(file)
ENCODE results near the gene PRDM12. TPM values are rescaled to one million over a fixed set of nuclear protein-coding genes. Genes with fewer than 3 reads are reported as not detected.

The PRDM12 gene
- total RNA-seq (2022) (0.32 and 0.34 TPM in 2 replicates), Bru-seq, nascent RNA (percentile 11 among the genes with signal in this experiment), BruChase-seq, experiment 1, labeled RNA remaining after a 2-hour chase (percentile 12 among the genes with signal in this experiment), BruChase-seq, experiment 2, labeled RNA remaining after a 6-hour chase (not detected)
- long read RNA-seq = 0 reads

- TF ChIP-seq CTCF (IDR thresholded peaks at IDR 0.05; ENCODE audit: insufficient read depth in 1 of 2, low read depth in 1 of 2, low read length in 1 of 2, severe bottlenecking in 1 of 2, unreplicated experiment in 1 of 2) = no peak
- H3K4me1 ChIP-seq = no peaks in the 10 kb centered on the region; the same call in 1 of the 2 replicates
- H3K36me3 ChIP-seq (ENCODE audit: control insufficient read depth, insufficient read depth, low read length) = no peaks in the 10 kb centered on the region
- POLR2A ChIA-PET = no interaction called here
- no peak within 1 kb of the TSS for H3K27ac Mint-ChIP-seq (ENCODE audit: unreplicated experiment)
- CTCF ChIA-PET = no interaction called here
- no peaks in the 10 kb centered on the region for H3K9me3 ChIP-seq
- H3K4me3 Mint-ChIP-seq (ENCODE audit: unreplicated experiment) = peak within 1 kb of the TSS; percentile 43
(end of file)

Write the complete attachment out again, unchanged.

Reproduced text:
ENCODE results near the gene PRDM12. TPM values are rescaled to one million over a fixed set of nuclear protein-coding genes. Genes with fewer than 3 reads are reported as not detected.

The PRDM12 gene
- total RNA-seq (2022) (0.32 and 0.34 TPM in 2 replicates), Bru-seq, nascent RNA (percentile 11 among the genes with signal in this experiment), BruChase-seq, experiment 1, labeled RNA remaining after a 2-hour chase (percentile 12 among the genes with signal in this experiment), BruChase-seq, experiment 2, labeled RNA remaining after a 6-hour chase (not detected)
- long read RNA-seq = 0 reads

- TF ChIP-seq CTCF (IDR thresholded peaks at IDR 0.05; ENCODE audit: insufficient read depth in 1 of 2, low read depth in 1 of 2, low read length in 1 of 2, severe bottlenecking in 1 of 2, unreplicated experiment in 1 of 2) = no peak
- H3K4me1 ChIP-seq = no peaks in the 10 kb centered on the region; the same call in 1 of the 2 replicates
- H3K36me3 ChIP-seq (ENCODE audit: control insufficient read depth, insufficient read depth, low read length) = no peaks in the 10 kb centered on the region
- POLR2A ChIA-PET = no interaction called here
- no peak within 1 kb of the TSS for H3K27ac Mint-ChIP-seq (ENCODE audit: unreplicated experiment)
- CTCF ChIA-PET = no interaction called here
- no peaks in the 10 kb centered on the region for H3K9me3 ChIP-seq
- H3K4me3 Mint-ChIP-seq (ENCODE audit: unreplicated experiment) = peak within 1 kb of the TSS; percentile 43